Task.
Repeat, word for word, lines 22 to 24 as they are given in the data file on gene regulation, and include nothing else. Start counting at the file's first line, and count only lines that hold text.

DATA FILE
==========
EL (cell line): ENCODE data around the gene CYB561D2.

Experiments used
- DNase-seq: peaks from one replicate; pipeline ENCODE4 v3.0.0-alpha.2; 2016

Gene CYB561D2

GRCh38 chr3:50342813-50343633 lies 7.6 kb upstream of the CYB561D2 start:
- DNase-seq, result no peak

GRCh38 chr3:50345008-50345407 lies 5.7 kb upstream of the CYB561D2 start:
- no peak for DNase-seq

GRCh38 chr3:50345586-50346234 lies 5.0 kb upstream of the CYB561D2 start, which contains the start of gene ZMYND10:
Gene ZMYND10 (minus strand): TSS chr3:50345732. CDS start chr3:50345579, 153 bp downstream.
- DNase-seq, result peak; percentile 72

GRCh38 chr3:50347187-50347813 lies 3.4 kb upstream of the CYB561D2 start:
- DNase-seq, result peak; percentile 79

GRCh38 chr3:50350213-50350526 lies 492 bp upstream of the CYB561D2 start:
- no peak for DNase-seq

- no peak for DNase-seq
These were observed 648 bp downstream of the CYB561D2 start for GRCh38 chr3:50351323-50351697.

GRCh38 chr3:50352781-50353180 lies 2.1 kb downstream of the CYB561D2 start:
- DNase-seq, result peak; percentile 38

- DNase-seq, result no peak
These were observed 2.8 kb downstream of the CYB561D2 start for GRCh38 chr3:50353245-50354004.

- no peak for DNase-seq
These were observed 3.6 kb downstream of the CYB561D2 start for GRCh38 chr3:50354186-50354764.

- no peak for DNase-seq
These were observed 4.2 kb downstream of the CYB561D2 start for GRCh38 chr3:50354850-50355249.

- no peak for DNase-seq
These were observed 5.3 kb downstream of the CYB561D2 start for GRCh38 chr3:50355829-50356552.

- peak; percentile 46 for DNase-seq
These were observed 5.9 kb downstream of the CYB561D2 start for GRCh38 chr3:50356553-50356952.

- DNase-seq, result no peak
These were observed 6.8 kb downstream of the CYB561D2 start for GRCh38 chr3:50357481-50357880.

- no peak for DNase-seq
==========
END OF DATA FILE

- no peak for DNase-seq
These were observed 3.6 kb downstream of the CYB561D2 start for GRCh38 chr3:50354186-50354764.

- no peak for DNase-seq